Linwood Wright, consultant for the city’s economic development office, said of the plan to purchase the site, “It is a very positive move for the city and gets control of major property along the river, which is probably one of the greatest assets the city has.”
John Crane reports for the Danville Register & Bee. Contact him at jcrane@registerbee.com or (434) 791-7987.

Riverfront park vision detailed to council

A cascading water wall. Steps and lawn terraces facing the Dan River. An oval lawn large enough to throw a Frisbee, hold a community concert, host a Flag Day event or stage food truck rodeos.

Those are all part of a vision for a Riverfront park proposed by a design firm hired by the city. It would be located on four acres at Memorial Drive and Main Street between the White Mill building and Martin Luther King Jr. Memorial Bridge.
A designer at DHM Design Inc. in Raleigh, North Carolina, presented the conceptual plan during a Danville City Council special work session Tuesday evening.

Principal Graham Smith and Landscape designer Jeremy Arnett prepared the conceptual plan. Smith presented the plan to council
The plans include “a very engaging public space that includes a splash pad/waterplay area. From there, a cascading water wall leads to steps and lawn terraces that face the Dan River and partially encircle the much larger community lawn area. The oval lawn is large enough to throw a Frisbee, hold a community concert, host the Flag Day event, and stage Food Truck Rodeos.”
The plans also call for highlighting the architecture of the Martin Luther King Jr. Memorial Bridge.
Possible lighting of the bridge could extend the park’s effect across the Dan River to attract visitors to the space, according to the plan.

A trail extension cutting across the park’s northern boundary would connect at the parking area and trailhead at Main Street Plaza, according to the plan.
“This trail extension is designed extra wide and of a more unique pavement material in order to act as a promenade that allows casual visitors to overlook the water surface and its activities,” according to the plan.
The promenade — on the side that would face the river — would fall away into a series of concrete steps allowing users to sit close and touch the water, according to plans. The idea is to “pull the river back into the landscape,” Smith said.
A proposed multi-age play place, a kayak/canoe put-in and a small parking area would be at the western end of the park.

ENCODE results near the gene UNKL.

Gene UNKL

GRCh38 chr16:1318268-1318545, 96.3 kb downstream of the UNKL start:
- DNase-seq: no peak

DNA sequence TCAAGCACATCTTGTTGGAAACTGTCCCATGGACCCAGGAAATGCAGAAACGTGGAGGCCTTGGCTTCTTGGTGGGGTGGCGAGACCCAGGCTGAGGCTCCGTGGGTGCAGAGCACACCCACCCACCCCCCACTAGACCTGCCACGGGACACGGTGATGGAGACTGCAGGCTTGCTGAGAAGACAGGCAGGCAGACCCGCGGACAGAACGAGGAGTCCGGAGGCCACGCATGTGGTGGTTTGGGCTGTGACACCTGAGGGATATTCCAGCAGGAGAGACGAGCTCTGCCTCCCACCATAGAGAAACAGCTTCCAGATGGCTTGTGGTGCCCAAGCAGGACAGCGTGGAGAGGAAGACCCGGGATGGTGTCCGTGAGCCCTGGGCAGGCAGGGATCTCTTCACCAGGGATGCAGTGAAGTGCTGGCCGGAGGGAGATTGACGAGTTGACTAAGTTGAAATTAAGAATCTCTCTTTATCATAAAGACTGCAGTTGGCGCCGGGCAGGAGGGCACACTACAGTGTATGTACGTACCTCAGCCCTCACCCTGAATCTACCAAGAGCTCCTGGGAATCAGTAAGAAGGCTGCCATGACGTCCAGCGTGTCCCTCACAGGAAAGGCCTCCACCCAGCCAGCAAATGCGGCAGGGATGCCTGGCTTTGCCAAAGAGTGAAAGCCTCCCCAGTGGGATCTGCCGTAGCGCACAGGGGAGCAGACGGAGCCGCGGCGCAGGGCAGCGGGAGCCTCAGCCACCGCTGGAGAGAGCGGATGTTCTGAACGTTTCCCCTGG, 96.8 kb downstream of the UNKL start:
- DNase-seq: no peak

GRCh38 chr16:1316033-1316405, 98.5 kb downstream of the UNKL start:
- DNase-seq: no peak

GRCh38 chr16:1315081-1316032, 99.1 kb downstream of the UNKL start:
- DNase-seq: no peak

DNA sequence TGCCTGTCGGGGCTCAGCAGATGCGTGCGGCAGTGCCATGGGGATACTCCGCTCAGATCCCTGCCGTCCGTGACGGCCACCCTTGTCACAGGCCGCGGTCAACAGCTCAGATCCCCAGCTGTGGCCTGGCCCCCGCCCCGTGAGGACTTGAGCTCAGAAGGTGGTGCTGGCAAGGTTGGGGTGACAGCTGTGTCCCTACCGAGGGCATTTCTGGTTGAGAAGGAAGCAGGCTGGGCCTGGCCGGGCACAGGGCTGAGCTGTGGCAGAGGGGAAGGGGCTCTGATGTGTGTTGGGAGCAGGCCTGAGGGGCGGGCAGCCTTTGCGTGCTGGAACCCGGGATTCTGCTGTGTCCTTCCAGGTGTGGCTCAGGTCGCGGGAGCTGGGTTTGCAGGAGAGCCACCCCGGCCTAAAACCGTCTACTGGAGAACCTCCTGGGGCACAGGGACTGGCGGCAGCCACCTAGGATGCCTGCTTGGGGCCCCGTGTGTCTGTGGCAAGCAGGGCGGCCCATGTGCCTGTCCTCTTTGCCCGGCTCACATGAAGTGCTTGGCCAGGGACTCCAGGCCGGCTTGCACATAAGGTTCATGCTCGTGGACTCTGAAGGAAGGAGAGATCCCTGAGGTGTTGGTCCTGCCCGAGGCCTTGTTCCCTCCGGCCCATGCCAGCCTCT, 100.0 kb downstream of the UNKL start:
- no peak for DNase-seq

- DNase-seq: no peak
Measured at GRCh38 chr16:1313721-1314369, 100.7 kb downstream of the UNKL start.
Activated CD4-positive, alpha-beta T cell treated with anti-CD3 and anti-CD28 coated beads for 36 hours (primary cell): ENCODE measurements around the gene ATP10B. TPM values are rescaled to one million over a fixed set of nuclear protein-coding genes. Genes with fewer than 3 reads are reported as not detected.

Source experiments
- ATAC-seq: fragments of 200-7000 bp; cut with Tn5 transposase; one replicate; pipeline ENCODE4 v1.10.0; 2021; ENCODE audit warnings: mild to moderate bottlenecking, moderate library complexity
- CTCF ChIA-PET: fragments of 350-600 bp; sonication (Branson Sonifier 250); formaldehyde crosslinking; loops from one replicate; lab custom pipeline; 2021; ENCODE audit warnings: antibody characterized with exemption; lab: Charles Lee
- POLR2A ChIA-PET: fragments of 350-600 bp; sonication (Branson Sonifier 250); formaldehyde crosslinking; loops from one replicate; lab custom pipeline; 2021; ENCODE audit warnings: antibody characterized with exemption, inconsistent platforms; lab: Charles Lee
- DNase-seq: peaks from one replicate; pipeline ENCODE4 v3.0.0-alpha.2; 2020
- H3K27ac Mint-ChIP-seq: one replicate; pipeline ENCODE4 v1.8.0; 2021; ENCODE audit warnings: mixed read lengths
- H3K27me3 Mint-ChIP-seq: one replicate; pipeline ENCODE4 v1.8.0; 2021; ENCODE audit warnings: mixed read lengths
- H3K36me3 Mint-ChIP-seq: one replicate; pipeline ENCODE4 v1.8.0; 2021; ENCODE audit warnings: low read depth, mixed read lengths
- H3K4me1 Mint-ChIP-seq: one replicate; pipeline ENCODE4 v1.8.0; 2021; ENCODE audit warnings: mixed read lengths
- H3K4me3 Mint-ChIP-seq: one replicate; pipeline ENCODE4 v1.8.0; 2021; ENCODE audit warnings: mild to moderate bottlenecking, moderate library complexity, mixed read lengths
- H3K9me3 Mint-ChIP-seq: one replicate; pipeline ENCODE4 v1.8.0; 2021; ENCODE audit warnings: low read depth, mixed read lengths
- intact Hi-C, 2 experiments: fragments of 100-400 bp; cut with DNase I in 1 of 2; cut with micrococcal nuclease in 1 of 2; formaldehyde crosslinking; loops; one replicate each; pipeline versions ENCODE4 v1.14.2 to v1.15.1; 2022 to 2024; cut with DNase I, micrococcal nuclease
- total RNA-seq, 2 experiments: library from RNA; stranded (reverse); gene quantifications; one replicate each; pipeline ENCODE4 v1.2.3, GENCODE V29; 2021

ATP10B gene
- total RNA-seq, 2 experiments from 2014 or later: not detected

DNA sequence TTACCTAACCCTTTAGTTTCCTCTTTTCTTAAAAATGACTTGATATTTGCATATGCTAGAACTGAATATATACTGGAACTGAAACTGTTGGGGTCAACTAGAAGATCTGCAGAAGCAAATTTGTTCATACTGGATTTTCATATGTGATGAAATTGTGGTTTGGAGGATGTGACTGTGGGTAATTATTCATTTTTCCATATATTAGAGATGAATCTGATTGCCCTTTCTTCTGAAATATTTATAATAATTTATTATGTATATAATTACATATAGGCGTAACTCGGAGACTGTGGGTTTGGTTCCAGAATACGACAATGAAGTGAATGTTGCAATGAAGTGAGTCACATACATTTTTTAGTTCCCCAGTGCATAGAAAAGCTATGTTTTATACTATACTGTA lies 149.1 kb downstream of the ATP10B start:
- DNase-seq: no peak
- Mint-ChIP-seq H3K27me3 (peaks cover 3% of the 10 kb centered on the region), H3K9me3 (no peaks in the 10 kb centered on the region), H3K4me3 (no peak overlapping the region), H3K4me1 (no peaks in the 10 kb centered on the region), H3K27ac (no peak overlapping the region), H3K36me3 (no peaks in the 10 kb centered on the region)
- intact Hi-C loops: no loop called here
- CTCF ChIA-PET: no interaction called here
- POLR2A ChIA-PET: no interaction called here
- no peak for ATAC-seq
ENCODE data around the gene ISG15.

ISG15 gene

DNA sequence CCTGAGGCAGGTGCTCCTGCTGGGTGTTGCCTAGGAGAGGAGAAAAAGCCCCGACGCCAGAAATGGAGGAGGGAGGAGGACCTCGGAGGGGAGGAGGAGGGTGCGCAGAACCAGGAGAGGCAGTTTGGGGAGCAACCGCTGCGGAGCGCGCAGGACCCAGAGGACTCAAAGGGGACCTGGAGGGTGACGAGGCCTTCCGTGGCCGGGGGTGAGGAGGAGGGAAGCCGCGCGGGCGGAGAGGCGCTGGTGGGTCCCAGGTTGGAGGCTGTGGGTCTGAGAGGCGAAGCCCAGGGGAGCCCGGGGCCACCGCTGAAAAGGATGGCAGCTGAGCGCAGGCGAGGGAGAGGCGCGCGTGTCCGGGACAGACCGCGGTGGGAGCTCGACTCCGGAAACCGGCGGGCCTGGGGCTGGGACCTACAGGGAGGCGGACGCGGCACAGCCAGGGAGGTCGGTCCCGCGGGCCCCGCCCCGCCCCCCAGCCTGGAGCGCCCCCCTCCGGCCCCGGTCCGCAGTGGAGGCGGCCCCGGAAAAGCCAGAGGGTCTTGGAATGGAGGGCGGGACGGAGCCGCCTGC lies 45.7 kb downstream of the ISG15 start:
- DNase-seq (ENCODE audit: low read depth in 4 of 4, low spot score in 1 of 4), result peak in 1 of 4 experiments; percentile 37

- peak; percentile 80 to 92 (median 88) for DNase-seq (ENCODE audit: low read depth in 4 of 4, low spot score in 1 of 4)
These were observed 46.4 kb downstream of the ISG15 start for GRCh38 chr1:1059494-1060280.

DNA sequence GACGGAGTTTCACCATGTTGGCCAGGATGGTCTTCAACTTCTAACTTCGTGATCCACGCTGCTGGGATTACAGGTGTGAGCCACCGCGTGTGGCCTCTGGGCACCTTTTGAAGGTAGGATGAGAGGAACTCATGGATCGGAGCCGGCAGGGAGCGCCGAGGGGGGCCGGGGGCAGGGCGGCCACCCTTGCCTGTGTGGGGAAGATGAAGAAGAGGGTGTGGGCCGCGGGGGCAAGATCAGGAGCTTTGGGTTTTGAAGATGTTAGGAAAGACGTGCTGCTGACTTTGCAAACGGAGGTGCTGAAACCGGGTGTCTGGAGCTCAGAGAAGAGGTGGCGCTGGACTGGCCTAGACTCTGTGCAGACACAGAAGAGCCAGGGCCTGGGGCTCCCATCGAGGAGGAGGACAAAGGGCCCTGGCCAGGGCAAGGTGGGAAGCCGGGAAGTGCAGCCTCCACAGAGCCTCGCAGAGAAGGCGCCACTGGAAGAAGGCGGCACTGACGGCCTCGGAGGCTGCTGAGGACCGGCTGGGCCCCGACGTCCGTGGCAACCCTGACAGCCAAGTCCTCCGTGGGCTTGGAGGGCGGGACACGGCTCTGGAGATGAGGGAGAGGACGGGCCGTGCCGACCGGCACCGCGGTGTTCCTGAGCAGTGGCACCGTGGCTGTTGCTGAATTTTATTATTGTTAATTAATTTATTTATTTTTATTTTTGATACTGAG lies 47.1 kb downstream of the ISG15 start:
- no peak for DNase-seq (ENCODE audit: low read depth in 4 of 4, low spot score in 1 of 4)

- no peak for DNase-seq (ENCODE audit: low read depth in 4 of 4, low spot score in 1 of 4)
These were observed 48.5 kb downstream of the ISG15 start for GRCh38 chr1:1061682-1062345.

The bulk of the site park would be in a floodplain, Smith pointed out to councilmen Tuesday evening.
“Most of the site is a 100-yewar-old floodplain,” he said, adding that it restricts how to develop the site.
“This whole site will flood in a 100-year flood,” he added. “We do want to make sure we create a park that is resilient.”
Councilmen questioned Smith about the design.
Lee Vogler noted that a proposed sand beach area — where visitors could lay out in the sun — was switched out for turf.
“Is that still going to be possible if it’s turf?” Vogler asked Smith.
“We thought turf would hold up better,” Smith responded, adding that there could be a sandy pocket further up the hill.
Councilman Larry Campbell Jr. asked if a skate park area would be feasible.
Space-wise, it could be done, Smith said. However, mixing skaters and small children “might not be the best plan,” Smith added.
Campbell said he wanted the park to be relatable to as many age groups as possible.
Councilman Gary Miller also said he liked the idea of a beach along the river, but had a problem with the lawn area split into several sections.
Vogler pointed out that with a divided lawn area, visitors could partake in a variety of activities instead of having one group taking over the area.
Other features would include an entry plaza and transportation improvements.
The main entry to the plaza would be located at the intersection of Main Street and Memorial Drive, according to the plan.